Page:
But it wasn't just offensive woes. Michael Beasley placed plenty of blame onto himself in a first-quarter stint that featured the Kings giving the ball to whoever Beasley guarded a few possessions in a row.

"Early on, it went terrible," Beasley said. "I was forcing it too much, not really going with what I can do on the defensive side. Not good.

"It's my fault, I've got to stay aggressive throughout the whole game. As opposed to maybe 3 or 4 minutes where I'm not in the groove, so to speak. That's my fault. It's something I need to work on to be consistent."

Then the Suns turned to the bench, who stopped turning the ball over and cut four points off the nine-point deficit before Suns starters began trickling back in to contribute to an eventual 6-point lead at the half.

By that time, it was clear that while the Suns were going to play this game with their projected regular season rotation, the Kings were treating this game like a roadie on a B2B in the preseason. Sacramento played 15 players at least 4:52 each by halftime to the Suns' 10-man rotation that played at least 9:16 each. DeMarcus Cousins played a dominant eight first-quarter minutes, never to leave the bench again.

The second half was more of the same, with the Suns pulling away from Sacramento's mishmash rotations to an 18-point lead that never got below seven and ended at 15.

Jared Dudley was the star of the game, making nearly every open shot (9-12 overall, 4-6 on 3s) on his way to 25 solid points.

Beasley atoned for his first-quarter dud with a very solid all-around game, including some strong inside play. He finished with 15 points, six rebounds, two assists and a steal.

"We got to come ready to play 100% from the tip to the end," Beasley said. "We can't rely on ourselves to pull us out of the hole."

Markieff Morris spent much of the second half locked into a battle with rookie, and former Kansas Jayhawk teammate, Thomas Robinson. Both players worked hard on each end of the court, showing hustle mixed with a dizzying array of missed shots.

"It's tough," Morris said. "He's got a lot of energy, he's an energy guy. You've got to match his energy."

He did. And in the end, their lines were similarly impressive.

Morris: 6-14 from the field for 14 points (2-4 FTs), 10 rebounds (4 offensive), 3 assists and 3 steals and a blocked shot, with no turnovers in 21 minutes before fouling out.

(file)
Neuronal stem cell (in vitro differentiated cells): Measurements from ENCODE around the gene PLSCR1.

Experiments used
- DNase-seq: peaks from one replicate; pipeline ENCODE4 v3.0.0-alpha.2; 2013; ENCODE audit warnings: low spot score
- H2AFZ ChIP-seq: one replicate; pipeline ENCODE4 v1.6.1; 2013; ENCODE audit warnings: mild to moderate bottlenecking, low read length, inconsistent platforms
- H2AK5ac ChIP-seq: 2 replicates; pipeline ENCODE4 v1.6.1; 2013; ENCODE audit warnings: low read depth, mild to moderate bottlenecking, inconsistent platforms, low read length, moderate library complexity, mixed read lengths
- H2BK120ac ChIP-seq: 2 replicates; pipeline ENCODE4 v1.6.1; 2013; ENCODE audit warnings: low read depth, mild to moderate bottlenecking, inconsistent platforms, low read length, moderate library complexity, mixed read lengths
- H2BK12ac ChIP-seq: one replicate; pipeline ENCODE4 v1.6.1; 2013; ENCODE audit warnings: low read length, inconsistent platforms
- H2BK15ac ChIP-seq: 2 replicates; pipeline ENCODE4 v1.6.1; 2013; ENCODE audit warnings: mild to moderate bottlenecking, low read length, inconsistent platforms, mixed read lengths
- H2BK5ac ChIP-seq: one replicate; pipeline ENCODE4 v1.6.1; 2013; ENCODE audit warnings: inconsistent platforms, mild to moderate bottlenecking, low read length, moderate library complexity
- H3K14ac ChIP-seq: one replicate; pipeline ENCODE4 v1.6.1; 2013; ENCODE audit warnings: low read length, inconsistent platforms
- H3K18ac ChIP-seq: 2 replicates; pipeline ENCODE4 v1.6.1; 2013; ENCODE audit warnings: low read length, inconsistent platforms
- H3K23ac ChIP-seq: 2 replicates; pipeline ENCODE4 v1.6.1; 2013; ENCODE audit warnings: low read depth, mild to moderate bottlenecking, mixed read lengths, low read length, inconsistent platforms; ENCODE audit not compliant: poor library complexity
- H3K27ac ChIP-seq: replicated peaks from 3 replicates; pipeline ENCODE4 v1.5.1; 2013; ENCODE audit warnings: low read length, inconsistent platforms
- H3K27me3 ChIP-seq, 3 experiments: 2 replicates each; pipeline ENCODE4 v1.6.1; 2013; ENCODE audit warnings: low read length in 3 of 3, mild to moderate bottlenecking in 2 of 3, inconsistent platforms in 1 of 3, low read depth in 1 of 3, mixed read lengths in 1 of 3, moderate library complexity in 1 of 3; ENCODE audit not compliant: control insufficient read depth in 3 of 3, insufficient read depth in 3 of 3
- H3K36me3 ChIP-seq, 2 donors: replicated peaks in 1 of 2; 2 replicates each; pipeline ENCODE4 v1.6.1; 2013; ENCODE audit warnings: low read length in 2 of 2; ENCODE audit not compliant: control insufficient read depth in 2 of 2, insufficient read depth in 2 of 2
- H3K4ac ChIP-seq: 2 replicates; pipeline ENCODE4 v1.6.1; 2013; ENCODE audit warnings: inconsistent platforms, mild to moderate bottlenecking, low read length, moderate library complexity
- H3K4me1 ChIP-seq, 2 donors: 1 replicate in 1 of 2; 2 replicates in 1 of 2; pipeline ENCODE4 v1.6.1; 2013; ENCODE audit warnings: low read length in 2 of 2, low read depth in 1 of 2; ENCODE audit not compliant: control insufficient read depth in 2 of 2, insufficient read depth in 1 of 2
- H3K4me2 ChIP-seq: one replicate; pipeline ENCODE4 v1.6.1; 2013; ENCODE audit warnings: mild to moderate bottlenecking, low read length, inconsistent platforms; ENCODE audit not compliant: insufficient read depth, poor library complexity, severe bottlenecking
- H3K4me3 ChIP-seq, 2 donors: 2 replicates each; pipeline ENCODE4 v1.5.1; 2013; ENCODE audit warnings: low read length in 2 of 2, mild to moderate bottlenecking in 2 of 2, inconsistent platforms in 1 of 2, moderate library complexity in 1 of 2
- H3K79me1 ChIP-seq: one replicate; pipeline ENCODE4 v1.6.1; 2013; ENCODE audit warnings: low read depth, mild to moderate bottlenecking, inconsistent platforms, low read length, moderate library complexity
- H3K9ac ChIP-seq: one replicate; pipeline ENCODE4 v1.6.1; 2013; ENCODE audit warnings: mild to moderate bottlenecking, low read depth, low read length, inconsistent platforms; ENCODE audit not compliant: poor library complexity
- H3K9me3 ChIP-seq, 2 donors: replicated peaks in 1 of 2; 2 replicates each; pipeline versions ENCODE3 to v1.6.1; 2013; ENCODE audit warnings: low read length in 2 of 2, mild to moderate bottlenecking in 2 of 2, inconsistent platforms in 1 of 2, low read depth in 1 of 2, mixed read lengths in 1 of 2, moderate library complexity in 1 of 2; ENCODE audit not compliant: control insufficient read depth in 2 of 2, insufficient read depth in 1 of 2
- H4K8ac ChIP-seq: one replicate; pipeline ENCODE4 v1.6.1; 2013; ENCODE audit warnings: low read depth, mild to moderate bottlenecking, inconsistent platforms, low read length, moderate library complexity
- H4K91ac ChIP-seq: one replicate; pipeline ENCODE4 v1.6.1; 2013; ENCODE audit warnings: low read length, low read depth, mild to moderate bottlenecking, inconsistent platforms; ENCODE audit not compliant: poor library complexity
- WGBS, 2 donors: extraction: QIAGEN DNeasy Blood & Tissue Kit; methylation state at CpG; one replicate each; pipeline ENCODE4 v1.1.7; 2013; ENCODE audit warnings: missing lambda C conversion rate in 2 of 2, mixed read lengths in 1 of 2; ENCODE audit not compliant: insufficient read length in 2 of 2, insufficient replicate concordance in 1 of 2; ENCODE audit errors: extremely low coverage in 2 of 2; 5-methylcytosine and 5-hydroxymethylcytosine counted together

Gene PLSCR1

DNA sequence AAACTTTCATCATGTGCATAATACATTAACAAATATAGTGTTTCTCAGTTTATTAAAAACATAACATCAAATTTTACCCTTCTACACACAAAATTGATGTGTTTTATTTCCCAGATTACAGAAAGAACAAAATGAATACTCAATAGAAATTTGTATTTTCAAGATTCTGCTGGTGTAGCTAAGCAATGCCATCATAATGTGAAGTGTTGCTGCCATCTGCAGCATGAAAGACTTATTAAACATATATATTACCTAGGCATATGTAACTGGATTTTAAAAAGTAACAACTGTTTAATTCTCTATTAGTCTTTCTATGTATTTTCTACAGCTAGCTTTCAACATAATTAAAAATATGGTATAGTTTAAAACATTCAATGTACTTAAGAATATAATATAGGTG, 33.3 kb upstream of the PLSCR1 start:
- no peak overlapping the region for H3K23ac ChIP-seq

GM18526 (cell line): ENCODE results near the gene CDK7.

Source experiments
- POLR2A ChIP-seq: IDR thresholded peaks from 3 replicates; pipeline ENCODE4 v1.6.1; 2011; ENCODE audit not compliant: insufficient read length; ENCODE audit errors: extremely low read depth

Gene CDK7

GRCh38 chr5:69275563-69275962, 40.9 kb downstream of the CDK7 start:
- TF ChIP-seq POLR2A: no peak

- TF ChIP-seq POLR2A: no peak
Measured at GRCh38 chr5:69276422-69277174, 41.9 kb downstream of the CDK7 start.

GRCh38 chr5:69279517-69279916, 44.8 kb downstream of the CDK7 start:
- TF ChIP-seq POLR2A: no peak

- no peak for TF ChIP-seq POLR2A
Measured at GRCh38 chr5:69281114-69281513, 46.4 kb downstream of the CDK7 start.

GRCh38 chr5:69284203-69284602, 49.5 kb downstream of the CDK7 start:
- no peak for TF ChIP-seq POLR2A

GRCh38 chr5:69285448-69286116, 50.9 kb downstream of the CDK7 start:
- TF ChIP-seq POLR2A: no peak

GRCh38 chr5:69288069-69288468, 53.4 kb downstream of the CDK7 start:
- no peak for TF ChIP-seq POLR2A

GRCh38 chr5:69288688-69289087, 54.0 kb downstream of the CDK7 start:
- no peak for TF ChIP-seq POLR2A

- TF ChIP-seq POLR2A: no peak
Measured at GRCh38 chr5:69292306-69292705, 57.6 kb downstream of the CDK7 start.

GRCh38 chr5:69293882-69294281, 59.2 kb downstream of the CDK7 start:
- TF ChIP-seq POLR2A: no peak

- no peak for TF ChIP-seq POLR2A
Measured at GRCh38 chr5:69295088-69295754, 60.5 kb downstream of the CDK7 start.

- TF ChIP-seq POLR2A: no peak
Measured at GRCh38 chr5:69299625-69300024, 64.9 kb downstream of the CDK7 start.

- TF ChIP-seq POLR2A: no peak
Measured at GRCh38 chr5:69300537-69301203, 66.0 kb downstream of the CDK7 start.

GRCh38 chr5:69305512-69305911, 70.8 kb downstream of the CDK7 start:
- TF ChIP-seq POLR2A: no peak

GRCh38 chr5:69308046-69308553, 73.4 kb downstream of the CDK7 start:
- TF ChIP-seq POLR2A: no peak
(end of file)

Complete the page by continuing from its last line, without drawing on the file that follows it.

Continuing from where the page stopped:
Robinson: 5-15 from the field for 17 points (7-11 FTs), 8 rebounds (4 offensive), 1 assist and 1 steal, with 1 turnover in 24:49 against 4 personal fouls.

Morris keeps getting called for what appear to be ticky-tack fouls. He is an aggressive defender who likely spends way too much time bodying up his opponent right in front of the referees.

But he was more interested in talking about Robinson than the foul calls.

"It's my brother," Morris said. "I feel the same way when I play against him as when I play against Marcus. It's exciting and I'm happy to be on the same court as him again."

Free throws

Tonight's game against Golden State will likely be the last deep dip into the bench - the last chance for Luke Zeller, Ike Diogu and Solomon Jones to make their case for the Suns' regular season roster. Same goes for fourth-string point guard Diante Garrett.

Gentry is ready to tighten the rotation from now on, with the season just nine days away and only one preseason game left after tonight. Last night's game is a great example of the season's rotation, with Wesley Johnson and P.J. Tucker sharing minutes at backup small forward behind Michael Beasley.

The Phoenix Suns held serve at home against a Sacramento Kings team that was fresh off a preseason sweep of the Lakers. Jared Dudley was the stat star and the bench played well defensively.

PHOENIX — Although the bench logged more minutes than might be expected, Phoenix Suns head coach Alvin Gentry treated Monday‚Äôs exhibition game against the Sacramento Kings as an opportunity to...